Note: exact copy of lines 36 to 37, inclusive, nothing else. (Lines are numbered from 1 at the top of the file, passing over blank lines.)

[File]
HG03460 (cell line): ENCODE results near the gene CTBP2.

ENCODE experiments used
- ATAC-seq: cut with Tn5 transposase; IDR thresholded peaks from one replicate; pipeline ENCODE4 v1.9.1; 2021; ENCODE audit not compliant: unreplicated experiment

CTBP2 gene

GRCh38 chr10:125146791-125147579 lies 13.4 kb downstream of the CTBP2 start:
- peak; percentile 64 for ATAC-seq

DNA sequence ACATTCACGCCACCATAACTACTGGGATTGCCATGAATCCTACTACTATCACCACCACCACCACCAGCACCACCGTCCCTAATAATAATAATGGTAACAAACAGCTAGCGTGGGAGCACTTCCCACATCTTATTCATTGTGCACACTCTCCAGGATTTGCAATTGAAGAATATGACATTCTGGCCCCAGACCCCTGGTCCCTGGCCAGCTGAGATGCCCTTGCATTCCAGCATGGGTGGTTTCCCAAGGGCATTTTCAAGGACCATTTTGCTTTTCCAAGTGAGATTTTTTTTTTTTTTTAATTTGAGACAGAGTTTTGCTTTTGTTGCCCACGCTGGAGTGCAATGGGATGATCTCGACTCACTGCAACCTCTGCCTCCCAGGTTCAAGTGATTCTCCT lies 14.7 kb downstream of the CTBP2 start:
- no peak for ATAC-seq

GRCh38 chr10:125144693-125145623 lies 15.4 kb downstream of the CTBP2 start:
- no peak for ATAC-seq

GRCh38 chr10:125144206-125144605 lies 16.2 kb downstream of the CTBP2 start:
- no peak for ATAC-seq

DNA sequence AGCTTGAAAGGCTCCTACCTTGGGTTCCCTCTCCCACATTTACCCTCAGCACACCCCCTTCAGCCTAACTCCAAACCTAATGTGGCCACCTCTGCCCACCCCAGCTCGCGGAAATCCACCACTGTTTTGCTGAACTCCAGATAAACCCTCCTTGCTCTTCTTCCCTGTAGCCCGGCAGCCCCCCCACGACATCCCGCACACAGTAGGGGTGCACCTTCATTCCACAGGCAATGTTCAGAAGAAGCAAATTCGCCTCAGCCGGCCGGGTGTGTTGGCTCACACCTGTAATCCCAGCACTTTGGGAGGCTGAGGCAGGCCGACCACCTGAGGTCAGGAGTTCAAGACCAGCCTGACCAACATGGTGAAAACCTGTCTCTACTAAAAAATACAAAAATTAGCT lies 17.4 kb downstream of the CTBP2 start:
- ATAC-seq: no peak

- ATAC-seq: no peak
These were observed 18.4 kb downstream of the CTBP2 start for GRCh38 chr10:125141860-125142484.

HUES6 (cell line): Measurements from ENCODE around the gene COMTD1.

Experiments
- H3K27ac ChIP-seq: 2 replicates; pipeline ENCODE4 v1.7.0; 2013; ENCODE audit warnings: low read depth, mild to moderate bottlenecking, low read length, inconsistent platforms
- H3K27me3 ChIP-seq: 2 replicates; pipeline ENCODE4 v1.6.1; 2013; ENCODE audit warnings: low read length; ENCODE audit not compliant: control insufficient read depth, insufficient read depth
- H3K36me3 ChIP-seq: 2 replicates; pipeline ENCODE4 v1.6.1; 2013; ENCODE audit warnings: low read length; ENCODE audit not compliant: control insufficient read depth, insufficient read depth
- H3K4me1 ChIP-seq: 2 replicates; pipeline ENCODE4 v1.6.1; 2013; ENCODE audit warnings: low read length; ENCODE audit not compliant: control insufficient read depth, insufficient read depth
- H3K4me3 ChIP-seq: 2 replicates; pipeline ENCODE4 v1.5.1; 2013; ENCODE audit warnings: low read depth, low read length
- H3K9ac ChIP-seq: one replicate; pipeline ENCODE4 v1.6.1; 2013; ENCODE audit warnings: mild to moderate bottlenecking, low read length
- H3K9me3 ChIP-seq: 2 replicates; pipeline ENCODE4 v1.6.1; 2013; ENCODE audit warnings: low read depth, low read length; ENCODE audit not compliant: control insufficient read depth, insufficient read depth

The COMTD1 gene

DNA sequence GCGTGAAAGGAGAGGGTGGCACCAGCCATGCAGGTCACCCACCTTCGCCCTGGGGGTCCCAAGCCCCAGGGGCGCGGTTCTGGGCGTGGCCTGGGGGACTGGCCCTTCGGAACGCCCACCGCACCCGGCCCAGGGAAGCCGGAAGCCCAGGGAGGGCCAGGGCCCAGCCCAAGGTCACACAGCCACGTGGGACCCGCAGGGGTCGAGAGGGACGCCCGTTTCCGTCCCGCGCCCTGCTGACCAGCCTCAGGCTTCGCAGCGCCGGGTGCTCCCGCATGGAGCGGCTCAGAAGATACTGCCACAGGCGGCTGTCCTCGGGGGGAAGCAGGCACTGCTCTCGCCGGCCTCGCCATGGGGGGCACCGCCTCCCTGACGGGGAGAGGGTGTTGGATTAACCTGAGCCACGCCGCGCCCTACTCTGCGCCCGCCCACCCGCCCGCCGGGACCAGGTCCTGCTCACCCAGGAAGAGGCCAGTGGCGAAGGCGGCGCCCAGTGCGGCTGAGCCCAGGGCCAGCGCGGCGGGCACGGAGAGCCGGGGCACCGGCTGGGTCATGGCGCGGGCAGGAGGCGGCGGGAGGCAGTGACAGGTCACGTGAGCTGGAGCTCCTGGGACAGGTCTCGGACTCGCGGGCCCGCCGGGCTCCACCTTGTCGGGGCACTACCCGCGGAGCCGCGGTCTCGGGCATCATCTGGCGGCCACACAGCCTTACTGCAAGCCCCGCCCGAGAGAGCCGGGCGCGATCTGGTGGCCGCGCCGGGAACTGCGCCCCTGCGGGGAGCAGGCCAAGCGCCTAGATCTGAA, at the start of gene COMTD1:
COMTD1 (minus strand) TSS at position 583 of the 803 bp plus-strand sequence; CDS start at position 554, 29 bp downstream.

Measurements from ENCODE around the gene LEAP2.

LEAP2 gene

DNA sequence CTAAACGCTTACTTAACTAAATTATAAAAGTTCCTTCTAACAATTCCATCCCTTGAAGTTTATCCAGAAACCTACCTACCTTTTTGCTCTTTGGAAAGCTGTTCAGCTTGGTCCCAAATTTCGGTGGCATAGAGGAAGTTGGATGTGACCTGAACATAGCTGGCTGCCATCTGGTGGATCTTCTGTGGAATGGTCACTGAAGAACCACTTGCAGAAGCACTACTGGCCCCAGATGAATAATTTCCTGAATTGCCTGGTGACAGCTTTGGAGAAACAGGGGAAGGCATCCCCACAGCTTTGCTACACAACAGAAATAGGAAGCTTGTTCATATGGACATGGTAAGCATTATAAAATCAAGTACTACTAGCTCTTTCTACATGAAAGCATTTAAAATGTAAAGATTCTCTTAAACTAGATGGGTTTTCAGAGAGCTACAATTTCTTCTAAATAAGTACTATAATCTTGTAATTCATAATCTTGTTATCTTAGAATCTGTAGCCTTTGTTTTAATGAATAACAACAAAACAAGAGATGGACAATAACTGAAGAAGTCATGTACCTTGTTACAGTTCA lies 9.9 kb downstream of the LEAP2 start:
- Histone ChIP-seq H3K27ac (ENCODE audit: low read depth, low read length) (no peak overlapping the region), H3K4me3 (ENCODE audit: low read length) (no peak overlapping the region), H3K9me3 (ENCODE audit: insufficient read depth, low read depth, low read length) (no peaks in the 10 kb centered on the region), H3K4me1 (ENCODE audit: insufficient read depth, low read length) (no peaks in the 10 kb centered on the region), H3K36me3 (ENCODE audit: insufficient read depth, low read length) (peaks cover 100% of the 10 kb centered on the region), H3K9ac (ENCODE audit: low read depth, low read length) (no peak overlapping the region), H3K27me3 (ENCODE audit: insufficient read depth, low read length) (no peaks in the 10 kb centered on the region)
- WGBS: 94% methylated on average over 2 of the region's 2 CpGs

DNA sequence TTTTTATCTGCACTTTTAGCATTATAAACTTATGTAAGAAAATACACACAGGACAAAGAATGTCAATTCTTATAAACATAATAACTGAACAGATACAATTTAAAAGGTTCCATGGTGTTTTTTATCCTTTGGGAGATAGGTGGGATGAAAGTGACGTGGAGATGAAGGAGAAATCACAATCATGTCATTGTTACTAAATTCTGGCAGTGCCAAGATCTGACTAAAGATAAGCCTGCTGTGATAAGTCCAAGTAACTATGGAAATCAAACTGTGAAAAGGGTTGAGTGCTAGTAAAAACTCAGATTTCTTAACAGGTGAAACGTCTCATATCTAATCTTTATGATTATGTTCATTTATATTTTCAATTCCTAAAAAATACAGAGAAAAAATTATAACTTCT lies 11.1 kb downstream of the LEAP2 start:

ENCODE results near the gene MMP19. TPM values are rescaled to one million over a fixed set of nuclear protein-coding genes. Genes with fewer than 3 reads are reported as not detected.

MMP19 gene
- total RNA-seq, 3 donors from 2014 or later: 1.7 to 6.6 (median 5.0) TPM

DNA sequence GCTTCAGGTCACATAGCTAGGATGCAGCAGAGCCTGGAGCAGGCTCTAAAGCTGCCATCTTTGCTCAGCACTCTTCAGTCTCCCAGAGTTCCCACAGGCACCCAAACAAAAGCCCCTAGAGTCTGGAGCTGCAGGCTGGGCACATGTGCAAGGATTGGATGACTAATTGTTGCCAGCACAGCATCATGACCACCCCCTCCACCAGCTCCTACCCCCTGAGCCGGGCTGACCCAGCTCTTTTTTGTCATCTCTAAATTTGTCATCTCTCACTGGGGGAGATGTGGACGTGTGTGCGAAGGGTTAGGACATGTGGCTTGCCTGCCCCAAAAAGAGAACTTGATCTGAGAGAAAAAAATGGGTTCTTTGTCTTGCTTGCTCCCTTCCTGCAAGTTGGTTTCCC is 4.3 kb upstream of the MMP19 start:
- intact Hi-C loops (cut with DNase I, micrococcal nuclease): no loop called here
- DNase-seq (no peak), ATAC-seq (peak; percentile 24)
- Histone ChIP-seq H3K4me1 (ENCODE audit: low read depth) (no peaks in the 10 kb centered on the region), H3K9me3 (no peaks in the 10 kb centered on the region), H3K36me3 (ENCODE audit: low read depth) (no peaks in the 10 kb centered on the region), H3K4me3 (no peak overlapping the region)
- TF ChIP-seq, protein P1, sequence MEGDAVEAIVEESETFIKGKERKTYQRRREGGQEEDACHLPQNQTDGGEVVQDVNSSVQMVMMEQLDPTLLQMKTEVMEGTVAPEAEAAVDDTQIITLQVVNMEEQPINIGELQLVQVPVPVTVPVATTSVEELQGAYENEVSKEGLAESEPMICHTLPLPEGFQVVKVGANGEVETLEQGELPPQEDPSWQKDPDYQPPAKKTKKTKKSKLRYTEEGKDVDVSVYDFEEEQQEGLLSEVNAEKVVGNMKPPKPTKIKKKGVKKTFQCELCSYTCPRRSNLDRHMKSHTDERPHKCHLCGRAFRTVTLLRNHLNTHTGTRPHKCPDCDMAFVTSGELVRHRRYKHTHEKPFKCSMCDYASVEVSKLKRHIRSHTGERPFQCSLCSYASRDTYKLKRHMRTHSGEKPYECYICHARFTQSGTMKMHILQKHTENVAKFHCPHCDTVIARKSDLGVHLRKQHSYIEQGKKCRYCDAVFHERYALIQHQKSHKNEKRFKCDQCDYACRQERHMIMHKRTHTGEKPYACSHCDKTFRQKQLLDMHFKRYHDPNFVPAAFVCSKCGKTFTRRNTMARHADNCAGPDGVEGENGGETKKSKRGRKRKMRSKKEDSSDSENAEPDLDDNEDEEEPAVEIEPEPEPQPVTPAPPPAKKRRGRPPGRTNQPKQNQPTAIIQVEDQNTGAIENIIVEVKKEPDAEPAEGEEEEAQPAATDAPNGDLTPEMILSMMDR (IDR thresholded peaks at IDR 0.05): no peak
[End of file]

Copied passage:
MMP19 gene
- total RNA-seq, 3 donors from 2014 or later: 1.7 to 6.6 (median 5.0) TPM